This emphasis on action goes back to Confucius. In Book IV, Verse XXIV of the Analects, he declared: “The superior man wishes to be slow in his speech and earnest in his conduct.” He could easily be describing Jane or Su Wei.


Introversion and Sincerity

My Chinese coworkers prefer to stay quiet in unfamiliar social settings. The thought is, “I don’t want to go first” or “I don’t want to say the wrong thing.” This makes team lunches dreadfully boring. Our American office manager, Melissa, has tried to force employees to be social with Friday Happy Hours at the office, but instead of socializing, most employees rush to grab a beer or a popcorn and then return to their desks.

This is the near-opposite of American bluster and extroversion. Americans seem to have a script for these situations: “How’s it going.” “So, what do you do?” “Whatcha got going on this weekend?” Usually they don’t care about the answer — sorry, Mark, no one wants to hear about your bike trip — but the script forces people together, and facilitates new connections.

These two stances, introversion versus extroversion, sincerity vs. small talk, lead to different outcomes. The first stance leads to a few close friendships, the second leads to lots of acquaintances. There is no word for “networking” in Chinese. How could there be, after Confucius himself said, “Have no friends not equal to yourself”? On the flip side, small talk can open up friendships, but too often, these “friendships” get stuck in a sort of Demilitarized Zone of fake cheer and irony. Americans may be more outgoing on average, but that doesn’t make them less lonely.

Of course, China has its own insincere social rituals, but they revolve around banquets, toasting, gift-giving, and trying to one-up each other in Generosity and Actions. These rituals create, if not sincere friendship, then at least a strong bond of mutual dependency.


Friendships Are More Intimate

When I have made it past the “friend” barrier with a Chinese person, he or she has often becomes as close as a Westerner I’ve known for many years. Angela, who joined us on the trip to Yixing, is a senior HR manager, but she treats her hires like her children. She’s invited me and Dandan to go hiking with her teenage son, and regularly hosts dinner parties at her house. Su Wei, my Chinese teacher, knows more about my love life than my parents do.

My coworker Lincoln, a thoughtful digital marketer with a pirate’s goatee, has already become a swimming buddy and political debating partner. We’ll head to the Xuhui District public swimming pool, where of course, we have to strip naked to change into our bathing suits, and swim for an hour or two. Then we’ll order noodles at the Lanzhou Noodle restaurant and talk politics and history until the Shanghai Metro hits closing time.

Even Chinese-Americans like my friend Charles, who moved to Vermont when he was 8, says “yo” and “a’ight,” and is otherwise the perfect image of a Dartmouth frat boy, haven’t lost this trait. Charles won’t hesitate to spend an entire Saturday and Sunday with one of his “boys” or “girls”, drinking, eating, and telling mutually incriminating stories. The language is English and the content is American, but the format remains Chinese.

Whether it’s Angela, Su Wei, Lincoln, or Charles, they all manage to be close without resorting to the exaggerated sentimentality of my Western friends. None of them has ever said, “It’s SO good to see you!” Instead, they simply invite me into their lives and invest hours together.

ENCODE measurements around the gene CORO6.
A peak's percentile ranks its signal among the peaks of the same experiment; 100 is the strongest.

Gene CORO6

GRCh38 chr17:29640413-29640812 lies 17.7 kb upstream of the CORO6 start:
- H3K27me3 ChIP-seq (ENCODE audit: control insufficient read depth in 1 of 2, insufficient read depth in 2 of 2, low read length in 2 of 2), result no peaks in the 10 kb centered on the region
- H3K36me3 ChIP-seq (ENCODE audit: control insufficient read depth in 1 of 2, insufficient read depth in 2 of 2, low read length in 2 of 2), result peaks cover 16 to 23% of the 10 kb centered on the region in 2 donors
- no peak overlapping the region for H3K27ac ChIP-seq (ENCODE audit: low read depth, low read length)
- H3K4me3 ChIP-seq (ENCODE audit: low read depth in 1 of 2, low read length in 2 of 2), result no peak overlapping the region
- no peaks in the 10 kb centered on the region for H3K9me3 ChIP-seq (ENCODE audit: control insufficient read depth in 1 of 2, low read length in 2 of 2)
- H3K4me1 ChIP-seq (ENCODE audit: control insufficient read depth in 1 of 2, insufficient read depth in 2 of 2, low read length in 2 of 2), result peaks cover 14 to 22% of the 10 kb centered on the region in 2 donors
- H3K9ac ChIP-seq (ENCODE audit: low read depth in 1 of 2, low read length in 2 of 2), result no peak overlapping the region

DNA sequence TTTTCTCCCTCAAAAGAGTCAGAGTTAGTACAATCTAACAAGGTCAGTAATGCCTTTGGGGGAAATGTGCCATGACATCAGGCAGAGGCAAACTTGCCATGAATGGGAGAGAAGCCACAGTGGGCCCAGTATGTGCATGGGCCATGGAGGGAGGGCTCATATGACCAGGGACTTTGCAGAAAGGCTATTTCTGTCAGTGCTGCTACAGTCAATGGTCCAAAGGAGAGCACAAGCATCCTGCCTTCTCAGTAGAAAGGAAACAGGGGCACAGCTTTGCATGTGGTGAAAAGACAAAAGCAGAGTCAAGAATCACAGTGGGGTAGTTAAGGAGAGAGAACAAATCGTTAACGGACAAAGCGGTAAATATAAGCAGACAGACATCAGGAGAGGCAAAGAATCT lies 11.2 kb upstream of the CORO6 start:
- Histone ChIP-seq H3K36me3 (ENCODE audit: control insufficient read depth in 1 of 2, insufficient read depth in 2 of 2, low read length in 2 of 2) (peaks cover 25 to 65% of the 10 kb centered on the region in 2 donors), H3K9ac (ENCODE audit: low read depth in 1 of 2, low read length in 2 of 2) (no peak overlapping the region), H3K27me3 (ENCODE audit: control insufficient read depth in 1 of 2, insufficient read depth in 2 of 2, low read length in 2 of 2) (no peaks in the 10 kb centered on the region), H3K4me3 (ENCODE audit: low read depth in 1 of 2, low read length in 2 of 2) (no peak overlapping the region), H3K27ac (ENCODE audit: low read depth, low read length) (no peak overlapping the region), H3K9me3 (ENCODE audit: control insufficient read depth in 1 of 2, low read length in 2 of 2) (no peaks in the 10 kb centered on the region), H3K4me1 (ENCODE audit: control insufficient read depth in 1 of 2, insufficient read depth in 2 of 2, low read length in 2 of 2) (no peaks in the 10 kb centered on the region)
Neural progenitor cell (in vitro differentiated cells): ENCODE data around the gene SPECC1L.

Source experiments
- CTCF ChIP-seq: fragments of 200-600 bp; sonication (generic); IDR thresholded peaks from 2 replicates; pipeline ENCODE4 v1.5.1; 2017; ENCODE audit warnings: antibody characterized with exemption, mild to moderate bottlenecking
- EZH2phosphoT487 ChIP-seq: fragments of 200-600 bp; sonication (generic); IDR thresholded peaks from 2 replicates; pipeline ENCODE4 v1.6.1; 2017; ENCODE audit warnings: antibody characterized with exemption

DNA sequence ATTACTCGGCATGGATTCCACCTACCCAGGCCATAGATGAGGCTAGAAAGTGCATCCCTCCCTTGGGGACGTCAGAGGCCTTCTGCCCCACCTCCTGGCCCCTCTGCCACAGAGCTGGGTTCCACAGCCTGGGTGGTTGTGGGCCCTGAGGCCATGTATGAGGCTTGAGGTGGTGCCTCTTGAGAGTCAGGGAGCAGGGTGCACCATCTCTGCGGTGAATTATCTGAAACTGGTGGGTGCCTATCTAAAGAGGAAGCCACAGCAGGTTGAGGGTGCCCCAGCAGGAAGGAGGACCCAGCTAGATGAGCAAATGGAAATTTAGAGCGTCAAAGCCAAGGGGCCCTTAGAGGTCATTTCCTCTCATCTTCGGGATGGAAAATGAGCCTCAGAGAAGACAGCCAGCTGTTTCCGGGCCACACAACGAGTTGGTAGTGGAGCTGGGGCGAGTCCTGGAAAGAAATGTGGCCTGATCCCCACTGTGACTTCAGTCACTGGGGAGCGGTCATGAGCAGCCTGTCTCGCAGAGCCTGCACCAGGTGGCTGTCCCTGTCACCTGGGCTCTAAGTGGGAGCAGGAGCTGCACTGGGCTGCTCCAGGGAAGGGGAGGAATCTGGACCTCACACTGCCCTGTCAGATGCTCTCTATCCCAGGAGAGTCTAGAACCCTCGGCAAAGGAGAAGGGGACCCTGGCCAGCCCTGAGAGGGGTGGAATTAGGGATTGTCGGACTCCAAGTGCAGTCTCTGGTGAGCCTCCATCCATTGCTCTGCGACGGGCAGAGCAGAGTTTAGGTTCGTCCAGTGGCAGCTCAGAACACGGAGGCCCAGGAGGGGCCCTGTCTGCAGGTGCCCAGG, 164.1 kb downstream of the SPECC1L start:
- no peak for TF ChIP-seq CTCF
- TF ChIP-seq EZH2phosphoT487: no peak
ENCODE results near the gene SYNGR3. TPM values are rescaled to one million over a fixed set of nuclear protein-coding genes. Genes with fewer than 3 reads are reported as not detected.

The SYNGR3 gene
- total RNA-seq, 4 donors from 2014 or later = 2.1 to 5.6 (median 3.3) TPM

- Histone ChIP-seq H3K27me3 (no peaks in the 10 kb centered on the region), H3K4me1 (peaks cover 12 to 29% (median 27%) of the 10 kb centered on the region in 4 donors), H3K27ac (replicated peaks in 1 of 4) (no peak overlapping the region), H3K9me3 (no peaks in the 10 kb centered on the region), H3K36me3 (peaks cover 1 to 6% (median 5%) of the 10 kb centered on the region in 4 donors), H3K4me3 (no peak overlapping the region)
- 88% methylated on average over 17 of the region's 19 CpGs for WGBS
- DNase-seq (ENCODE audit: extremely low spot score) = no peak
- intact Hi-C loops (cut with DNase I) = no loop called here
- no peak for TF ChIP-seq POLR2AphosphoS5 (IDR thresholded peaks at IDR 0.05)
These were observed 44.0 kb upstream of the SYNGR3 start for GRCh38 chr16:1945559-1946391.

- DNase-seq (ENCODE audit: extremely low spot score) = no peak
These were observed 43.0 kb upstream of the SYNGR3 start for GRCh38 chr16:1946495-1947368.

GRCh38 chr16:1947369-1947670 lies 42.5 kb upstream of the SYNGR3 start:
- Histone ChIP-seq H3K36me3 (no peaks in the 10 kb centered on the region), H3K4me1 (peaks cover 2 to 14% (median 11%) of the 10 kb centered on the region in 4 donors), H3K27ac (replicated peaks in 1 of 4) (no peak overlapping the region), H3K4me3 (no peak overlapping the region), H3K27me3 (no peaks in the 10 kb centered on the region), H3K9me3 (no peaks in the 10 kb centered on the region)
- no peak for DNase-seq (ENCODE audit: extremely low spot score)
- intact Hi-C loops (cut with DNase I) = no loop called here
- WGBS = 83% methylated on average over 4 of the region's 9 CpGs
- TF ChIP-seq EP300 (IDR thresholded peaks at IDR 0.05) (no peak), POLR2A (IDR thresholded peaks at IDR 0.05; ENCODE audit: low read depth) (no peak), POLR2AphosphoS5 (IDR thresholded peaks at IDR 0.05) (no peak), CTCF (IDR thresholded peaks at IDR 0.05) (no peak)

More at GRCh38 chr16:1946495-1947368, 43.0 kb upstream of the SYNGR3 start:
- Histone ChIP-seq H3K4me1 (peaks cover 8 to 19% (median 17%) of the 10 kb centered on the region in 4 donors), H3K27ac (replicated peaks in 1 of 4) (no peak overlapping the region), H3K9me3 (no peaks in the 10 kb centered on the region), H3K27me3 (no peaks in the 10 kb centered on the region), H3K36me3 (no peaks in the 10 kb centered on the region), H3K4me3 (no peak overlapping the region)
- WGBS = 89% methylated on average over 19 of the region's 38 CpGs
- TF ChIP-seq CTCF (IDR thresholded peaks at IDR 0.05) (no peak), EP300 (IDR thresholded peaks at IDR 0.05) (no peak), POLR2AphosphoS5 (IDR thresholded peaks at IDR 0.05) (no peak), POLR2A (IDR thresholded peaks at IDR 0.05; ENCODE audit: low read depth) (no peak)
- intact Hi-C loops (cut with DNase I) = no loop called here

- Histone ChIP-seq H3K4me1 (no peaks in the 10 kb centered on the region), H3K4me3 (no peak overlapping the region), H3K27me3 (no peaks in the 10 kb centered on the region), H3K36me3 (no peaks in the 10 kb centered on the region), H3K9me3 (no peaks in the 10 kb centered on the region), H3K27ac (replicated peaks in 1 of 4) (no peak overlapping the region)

As a special class of friendship, dating in China is less like a “relationship” between two individuals and more like a merger of two lives. The ideal Shanghainese boyfriend will cook his girl’s meals, fold her laundry, and of course, pay for everything — as my American roommate Jon has learned to do for his local girlfriend, Sabrina. Continuous communication on WeChat is the norm; matching “couple clothes” are not uncommon. Even the concept of “dating” itself implies a steady march towards marriage. Western hook-up culture, while spreading, remains limited to young professionals in places like central Shanghai.

The deepest bond, of course, is between parent and child. One day, Jane asked her mother what she would do if she died. Without missing a beat, without even changing her expression, her mother said, “Oh, I would kill myself.”


This Ain’t Boston

Where we come from decides how we relate to people. I grew up in a context where friends split the bill, manage their time carefully, and shy from revealing their strongest emotions except in a real crisis. Unspoken codes govern what we can comfortably share with each other; small talk, irony, and phrases like “so good to see you!” allow us to socialize without getting too close. People can be amazingly generous, but you usually have to ask for it first.

The friends I’ve made in China have caused me to question whether this is the best, or only, way to relate to people. They tend to say less and do more, showing their care through considerate actions instead of words. The wall between strangers is higher, perhaps, but once you’ve crossed that wall, everything is shared.

Is one culture better than another? There are advantages to a culture in which politeness extends past the “in-group,” in which people with little in common still have a habit of talking to each other, in which we maintain privacy. In a place like my hometown of Boston, where no single group has the majority and everyone is from somewhere else, it’s essential. And individuals can accomplish more, be more creative, and take bigger risks when they aren’t tied down in a web of obligations to their friends, family, and lovers.

But too much individualism can be lonely. At its best, Chinese culture facilitates intimacy — people act generous as a reflex, show their care through actions instead of words, choose sincerity over small talk, and give their total attention to the people privileged enough to call them friends. People have each other’s backs here. And the best part is, they do it without making a big deal out of it. What if all you had to do to be happier was to give more?